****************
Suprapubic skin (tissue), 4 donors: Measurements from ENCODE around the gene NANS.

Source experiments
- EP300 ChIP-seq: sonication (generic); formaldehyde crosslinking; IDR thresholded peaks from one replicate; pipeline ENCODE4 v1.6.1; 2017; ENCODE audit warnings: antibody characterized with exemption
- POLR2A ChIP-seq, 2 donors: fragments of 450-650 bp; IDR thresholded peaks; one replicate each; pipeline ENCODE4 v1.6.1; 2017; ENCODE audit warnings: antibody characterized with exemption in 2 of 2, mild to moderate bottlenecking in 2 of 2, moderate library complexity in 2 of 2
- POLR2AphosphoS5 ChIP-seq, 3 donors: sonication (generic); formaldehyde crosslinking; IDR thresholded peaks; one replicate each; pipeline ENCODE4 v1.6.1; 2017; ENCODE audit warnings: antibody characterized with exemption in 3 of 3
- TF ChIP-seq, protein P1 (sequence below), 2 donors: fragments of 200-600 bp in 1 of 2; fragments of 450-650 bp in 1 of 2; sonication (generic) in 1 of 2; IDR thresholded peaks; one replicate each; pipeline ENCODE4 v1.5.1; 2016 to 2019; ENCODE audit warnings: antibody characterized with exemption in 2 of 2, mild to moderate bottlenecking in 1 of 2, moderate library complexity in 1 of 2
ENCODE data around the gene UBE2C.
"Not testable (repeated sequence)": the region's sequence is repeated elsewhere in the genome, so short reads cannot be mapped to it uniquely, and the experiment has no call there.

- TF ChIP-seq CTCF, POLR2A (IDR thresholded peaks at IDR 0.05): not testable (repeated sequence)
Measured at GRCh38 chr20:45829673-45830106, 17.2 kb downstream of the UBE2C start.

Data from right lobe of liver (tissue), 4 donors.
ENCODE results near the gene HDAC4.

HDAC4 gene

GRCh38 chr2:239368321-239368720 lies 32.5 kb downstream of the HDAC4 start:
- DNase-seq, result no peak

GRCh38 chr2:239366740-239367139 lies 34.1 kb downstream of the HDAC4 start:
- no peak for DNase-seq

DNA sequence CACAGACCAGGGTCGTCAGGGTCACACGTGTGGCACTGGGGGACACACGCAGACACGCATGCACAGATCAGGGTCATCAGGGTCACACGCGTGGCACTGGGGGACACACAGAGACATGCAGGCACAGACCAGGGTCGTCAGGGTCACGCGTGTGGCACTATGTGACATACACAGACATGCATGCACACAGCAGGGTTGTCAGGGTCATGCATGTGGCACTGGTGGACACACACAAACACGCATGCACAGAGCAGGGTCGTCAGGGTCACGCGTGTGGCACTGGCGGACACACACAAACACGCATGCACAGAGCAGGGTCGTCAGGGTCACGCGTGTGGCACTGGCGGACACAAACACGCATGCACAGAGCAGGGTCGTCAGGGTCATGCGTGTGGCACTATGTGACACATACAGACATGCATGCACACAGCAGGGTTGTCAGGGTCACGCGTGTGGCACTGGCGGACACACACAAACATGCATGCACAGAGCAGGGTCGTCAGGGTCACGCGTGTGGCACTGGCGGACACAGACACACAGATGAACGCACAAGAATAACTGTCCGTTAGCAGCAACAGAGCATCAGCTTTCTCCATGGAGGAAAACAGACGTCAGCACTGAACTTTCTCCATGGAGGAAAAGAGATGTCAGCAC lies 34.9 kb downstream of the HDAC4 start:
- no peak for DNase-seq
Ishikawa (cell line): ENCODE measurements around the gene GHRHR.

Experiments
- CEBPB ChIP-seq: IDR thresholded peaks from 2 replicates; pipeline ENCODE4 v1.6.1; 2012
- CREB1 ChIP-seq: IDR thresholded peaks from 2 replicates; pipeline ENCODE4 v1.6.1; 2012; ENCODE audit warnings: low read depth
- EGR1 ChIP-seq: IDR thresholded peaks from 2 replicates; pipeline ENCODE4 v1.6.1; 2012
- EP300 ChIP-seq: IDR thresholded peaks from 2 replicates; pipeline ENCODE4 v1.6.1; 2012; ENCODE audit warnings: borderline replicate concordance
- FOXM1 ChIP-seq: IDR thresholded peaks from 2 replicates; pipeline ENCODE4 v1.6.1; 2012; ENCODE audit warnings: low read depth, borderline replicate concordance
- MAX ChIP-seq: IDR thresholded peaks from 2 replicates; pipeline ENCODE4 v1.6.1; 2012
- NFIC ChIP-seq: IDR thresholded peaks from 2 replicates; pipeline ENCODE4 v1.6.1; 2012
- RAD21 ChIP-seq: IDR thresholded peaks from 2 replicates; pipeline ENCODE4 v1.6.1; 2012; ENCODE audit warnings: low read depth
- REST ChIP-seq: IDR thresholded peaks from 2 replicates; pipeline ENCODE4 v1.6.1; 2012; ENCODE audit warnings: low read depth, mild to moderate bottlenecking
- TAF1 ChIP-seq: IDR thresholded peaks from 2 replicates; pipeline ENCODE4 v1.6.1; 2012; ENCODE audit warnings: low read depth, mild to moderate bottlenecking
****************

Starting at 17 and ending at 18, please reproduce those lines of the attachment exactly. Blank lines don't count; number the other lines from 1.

- no peak for DNase-seq

DNA sequence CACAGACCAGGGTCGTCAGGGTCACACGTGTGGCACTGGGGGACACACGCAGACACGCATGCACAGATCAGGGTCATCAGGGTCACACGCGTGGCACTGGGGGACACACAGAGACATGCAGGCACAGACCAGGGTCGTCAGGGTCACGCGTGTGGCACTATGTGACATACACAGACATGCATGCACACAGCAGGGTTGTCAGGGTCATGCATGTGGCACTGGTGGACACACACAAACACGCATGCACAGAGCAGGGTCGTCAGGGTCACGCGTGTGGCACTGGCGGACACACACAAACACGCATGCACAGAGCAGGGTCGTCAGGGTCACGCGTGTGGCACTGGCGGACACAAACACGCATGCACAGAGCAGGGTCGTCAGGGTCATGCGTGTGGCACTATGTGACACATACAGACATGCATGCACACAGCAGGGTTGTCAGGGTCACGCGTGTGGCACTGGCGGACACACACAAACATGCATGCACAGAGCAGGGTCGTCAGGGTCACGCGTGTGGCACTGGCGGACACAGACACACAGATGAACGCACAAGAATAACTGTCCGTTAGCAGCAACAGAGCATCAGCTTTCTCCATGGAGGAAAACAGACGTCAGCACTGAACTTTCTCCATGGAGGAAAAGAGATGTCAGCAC lies 34.9 kb downstream of the HDAC4 start: